What cures your aches might prevent cancer

November 29, 2006

Mayo Clinic Cancer Center has begun three clinical studies looking at the use of nonsteroidal anti-inflammatory drugs (NSAIDs) to prevent cancer -- colon, esophageal or lung. These studies are part of the ongoing Cancer Center chemoprevention program, using medications to prevent cancer, especially for people with increased cancer risk.

“While searching for the cure is important, even more so is finding effective ways to prevent cancer,” says Paul Limburg, M.D., M.P.H., Mayo Clinic gastroenterologist and lead researcher on the colon cancer prevention study. “We have observed that some of the same biological processes that cause inflammation may also be involved in developing cancer, so the next step was to see if drugs that prevent inflammation also serve to lessen the risk of cancer.”

The colon cancer study is looking at the NSAID sulindac (Clinoril®), and its ability to inhibit inflammation and subsequent transformation of damaged cells into cancer cells. Sulindac’s preventive effect will be measured against that of two other potential prevention agents: atorvastatin (Lipitor®), a cholesterol-lowering drug with some reported cancer prevention aspects (Cancer Research, April and July 2006); and Raftilose®Synergy1, a food supplement derived from chicory, also with some supporting research conducted overseas (The British Journal of Nutrition, April 2005).

Dr. Limburg’s team will treat patients at increased risk for developing colon cancer, specifically individuals age 40 or older who have advanced colorectal adenoma (precancerous tissues) or a history of colon cancer with treatment completed more than one year prior to entering the study. Tissues and blood samples will be tested pre-treatment and post-treatment to determine the preventive effects of the different medications.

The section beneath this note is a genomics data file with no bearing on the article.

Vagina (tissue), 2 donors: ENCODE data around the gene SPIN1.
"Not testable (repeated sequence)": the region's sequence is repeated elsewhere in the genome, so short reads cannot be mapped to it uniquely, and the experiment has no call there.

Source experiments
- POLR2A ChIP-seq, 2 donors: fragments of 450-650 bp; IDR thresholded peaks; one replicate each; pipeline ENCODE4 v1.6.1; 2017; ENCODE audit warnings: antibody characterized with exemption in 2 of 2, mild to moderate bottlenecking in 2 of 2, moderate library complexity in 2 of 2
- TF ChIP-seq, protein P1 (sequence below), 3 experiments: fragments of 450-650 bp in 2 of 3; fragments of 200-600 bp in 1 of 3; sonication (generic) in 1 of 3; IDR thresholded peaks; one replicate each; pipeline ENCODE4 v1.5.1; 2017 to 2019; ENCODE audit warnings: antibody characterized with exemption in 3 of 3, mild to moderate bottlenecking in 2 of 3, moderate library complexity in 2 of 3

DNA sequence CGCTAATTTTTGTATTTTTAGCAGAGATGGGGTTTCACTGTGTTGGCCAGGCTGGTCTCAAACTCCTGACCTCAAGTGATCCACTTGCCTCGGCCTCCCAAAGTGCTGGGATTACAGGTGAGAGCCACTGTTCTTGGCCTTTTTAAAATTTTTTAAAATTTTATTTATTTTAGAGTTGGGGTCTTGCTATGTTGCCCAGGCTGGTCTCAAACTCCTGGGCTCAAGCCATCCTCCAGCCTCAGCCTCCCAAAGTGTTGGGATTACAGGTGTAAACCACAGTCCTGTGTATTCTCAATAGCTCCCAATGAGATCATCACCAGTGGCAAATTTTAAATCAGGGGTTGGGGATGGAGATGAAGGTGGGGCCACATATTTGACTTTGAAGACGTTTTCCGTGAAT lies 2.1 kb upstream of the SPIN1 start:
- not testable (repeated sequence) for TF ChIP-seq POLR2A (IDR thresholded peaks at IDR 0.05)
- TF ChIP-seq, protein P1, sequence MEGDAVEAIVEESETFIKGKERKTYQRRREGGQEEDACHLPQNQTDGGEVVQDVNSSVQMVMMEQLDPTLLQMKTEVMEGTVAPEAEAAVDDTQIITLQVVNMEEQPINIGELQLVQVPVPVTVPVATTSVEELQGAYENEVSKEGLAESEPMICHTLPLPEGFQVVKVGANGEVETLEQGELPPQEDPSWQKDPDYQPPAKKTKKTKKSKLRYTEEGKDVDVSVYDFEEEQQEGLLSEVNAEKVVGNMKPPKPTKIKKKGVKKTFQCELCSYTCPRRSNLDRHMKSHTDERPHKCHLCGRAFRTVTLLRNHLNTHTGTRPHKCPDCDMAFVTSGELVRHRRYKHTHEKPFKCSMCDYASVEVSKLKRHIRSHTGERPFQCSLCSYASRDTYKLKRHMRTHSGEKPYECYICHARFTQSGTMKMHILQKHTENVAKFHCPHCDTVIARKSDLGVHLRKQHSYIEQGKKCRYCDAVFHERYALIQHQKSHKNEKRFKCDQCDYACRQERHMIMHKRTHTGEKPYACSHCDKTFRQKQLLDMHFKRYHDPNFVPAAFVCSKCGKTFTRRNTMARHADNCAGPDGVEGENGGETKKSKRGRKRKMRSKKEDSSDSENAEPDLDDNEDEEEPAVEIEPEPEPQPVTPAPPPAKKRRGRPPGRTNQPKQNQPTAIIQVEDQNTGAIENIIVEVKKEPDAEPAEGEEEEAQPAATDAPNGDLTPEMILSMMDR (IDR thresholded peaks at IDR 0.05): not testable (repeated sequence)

Other gastroenterologists at Mayo are looking at NSAID use for patients with Barrett’s esophagus. “There is evidence to support the idea that taking an NSAID will slow or reverse precancerous conditions such as Barrett’s esophagus,” Dr. Limburg says. “Prognosis for esophageal cancer patients is poor. We are continually looking for ways to prevent this and other cancers from ever starting, and NSAIDs provide a promising avenue for our research.”

Individuals eligible for the esophageal cancer prevention study will receive esomeprazole (Nexium®), an acid reflux medication, and aspirin, an NSAID. Mayo’s doctors hope that using the acid reflux medication will diminish inflammation caused by acid reflux and that the aspirin will continue the healing and prevention process. Tissue in the esophagus will be tested before and after treatment to determine the benefits, if any.

The lung cancer prevention study is directed at current or former heavy smokers, age 45 or older, who are in generally good health. Those in cancer remission may be eligible to participate, if their last treatment was at least one year ago. This study is also using sulindac, which will be administered to patients with abnormal, precancerous tissues in their lungs. Pre-drug and post-drug treatment tests will determine effectiveness by reviewing the degree of abnormality of the patients’ lung tissues after treatment.

“We have high hopes for all of these studies,” says Dr. Limburg. “Previous work has shown that these are promising prevention avenues to pursue, and, if positive, the findings could result in substantial benefit to patients and society from a decreased cancer burden.”

Mayo Clinic Cancer Center is offering the clinical studies under the auspices of membership in the Cancer Prevention Network (CPN). Dr. Limburg is the primary investigator for CPN, which is a consortium of 35 community clinics, hospitals and medical centers throughout the United States and Canada. Mayo is the lead organization and research data center for the Cancer Prevention Network, which focuses much of its research efforts on the most wide-spread and deadliest cancers.

Source: Mayo Clinic

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